published: June, 2001
Lorena's Note: Char will be sending us Travel Reports as they travel through Mexico. Keep checking back for their latest adventures.
Fri. January 12, 2001
Hotel Hacienda del Bosque RV
160 pesos ($16 + tax)
This morning Donna and Dell showed up, but only in their little car... not the RV. As we had figured, it had broken down again about 50 km outside of town. They spent the night on the side of the busy highway. Terrified, of course. This morning, by driving in low gear only, they were able to limp a little further to a truck stop about 30 km away. They left the motorhome there and drove the car in.
We all sat down for breakfast at our hotel and tried to decide what to do. The hotel people were extremely helpful and found a mechanic who was just about to drive north to Illinois with his whole family in the car. He agreed to stop and look at our friend's motorhome to see if he could help. In the meantime Bruce and Judy, and Al and I, decided to wait until noon before leaving in hopes that Donna and Dell might be able to join us by then. They did call to say some other mechanics were coming out, and for us to go on. And this evening we received another message to the effect that it was working again, but we don't exactly know what that means....
The drive between Saltillo and Zacatecas was quite uneventful for us, although not nearly as easy as taking the toll road between Laredo and Saltillo. This road was extremely busy with huge trucks around both cities, but otherwise it wasn't bad. The highway was very smooth in parts, but some parts were quite rough, with steep drop offs on the shoulders. But we've seen much worse... and there were very few curves on this highway. It was extremely straight.
Our campground is again part of a hotel, the Hotel Hacienda del Bosque, and it's just at the edge of town. More about it later....
January 13 -14 Zacatecas
This morning around 9:00 the management called us to the phone... Donna and Dell, of course. They said they had talked long and hard, and had finally decided to give up the trip. The rest of us were really disappointed, needless to say. They've put so much money into getting the motorhome this far, but Del still doesn't feel confident driving it down through Mexico. Even if it totally breaks down, we understand they still have to get it back out of the country. They can't just leave it, and that could become a tremendous burden.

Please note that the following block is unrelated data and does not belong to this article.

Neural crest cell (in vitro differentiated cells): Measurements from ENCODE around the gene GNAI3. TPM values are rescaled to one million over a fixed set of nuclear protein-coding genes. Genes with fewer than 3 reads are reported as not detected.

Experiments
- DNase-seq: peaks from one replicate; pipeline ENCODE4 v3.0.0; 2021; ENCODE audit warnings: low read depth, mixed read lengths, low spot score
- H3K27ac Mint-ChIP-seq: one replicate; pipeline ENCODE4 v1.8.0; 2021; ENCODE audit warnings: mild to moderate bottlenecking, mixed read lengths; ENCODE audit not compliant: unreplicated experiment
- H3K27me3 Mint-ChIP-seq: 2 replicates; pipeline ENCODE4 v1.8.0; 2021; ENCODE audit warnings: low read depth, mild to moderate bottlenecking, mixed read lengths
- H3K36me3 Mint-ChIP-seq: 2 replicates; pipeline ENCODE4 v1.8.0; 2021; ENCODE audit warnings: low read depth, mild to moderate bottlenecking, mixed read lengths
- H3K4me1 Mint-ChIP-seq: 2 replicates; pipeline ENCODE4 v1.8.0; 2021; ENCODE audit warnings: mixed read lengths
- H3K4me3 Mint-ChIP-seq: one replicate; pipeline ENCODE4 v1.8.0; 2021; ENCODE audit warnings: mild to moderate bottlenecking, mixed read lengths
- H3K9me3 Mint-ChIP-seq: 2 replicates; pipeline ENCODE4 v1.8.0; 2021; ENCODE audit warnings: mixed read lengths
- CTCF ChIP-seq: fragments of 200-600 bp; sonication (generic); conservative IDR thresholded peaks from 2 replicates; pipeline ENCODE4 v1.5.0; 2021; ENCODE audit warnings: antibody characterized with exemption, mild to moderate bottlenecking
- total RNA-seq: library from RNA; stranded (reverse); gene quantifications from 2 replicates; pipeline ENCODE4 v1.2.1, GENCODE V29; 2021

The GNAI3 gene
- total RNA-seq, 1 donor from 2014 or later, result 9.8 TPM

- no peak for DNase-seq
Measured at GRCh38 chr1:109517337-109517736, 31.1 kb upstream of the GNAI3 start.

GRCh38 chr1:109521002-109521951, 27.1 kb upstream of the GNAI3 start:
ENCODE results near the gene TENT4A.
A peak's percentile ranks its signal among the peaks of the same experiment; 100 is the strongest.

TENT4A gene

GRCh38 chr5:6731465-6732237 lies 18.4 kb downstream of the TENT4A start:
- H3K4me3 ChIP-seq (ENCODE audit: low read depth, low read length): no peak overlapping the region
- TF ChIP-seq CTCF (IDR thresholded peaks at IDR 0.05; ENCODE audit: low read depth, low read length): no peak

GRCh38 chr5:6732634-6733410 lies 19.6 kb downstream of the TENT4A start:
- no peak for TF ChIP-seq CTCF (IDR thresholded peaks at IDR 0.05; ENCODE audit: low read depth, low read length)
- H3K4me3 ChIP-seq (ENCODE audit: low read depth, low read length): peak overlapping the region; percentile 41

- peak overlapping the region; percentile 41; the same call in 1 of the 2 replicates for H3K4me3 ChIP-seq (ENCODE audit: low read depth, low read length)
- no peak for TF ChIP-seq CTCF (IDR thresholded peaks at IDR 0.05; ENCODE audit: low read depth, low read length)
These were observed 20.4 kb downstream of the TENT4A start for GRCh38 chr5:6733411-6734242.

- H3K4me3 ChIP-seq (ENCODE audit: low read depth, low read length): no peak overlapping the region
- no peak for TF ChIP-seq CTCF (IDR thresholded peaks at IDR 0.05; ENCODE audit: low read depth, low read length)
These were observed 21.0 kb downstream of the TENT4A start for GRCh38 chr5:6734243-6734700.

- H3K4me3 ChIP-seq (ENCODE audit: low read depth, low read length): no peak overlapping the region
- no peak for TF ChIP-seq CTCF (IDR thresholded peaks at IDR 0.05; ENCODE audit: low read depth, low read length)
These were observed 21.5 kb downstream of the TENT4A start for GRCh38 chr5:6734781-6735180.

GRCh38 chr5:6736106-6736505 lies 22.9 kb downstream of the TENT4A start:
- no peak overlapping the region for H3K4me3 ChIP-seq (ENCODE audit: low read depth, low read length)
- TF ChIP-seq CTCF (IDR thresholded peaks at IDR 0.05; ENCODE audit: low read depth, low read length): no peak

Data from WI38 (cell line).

So while Donna was pleading to stay, Dell said no, and we could hardly blame him at this point. (So let this be a lesson to anyone bringing down a motorhome. Have it in tip-top shape.) Anyway, we're all feeling kind of down at this point.
But this morning we drove the Geo into downtown Zacatecas, and found a parking place right in front of the cathedral. We spent about three hours just walking around sightseeing with our Michelin Green Guides clutched in our hands -- up hill and down hill. This was Bruce and Judys first real experience in a Mexican city. In planning this trip, we figured Zacatecas would be a good place to start. And it was!
Al and I had never been here before either, so we walked and walked and walked.... I have two knees that are giving me fits, and all the hills and steps didn't exactly help them, but I survived. Hopefully the more I walk, the stronger they'll get.
We explored the Historic Center in the morning. After a 3-hour siesta, we drove to see the Aquaduct and the nearby Hotel Quinta Real, which was built around an old bullring. It's an absolutely gorgeous hotel, and the staff encouraged us to wander around. The outer walls of the bullring are now long circular galleries, bars and restaurants. There are pots of flowers everywhere -- things are beginning to look like Mexico!
The next day we drove up to La Bufa, the mountain just outside of town. Judy and I took the cable car down while the guys drove the car. It's a Swiss-built cable car system -- very smooth ride even though it was breezy outside. From there we had a tour of El Eden Mine. Even though the tour was given only in Spanish, it was still interesting. Finally we drove to the suburb of Guadalupe to see the lovely church and watch the children in the plaza.... lots of kids have scooters here also!
Our campground here in Zacatecas also adjoins a very, very nice hotel, but, once again, it is a large courtyard paved with stones, with all back-in spaces. An attendant was sent out with us to see that we got hooked up properly (choice of 15, 20, 30 or 50 amps), and it all seems to be working. The restrooms and showers are fantastic! Everything is made of marble tile with very ornate chandelier-type light fixtures. We felt very elegant. (We found out later that the mens room had been taken over by some workmen as their housing accommodations, so the one large, very nice ladies room is also the mens room...hopefully temporarily.) Even the street lights around our campsite are very unusual.... each is made of four dragons, with wings, etc.
But on the downside, there is a railroad track running right behind the hotel, and one train in particular loves to blow the sharpest whistle I have ever heard as he goes by in the middle of the night. Plus trucks run all night on the highway in front of the hotel. Ear plugs would be handy. However, after checking out the location and amenities of the other two possible places to camp, we still think this one is the best.
Hotel Hacienda del Bosque RV, Zacatecas: coming from the north, Hwy. 54 joins with Hwys. 45 and 49 about 10 km north of the city. Continue south on the combined roads until just at the point where Hwy. 54 cuts off to go to Guadalajara. The hotel/RV park is on the left side of this intersection. Turn just before the hotel and enter from the side, working your way around to the front on the cobbled drive. Register at the main desk. After three nights, we're still the only ones camping here.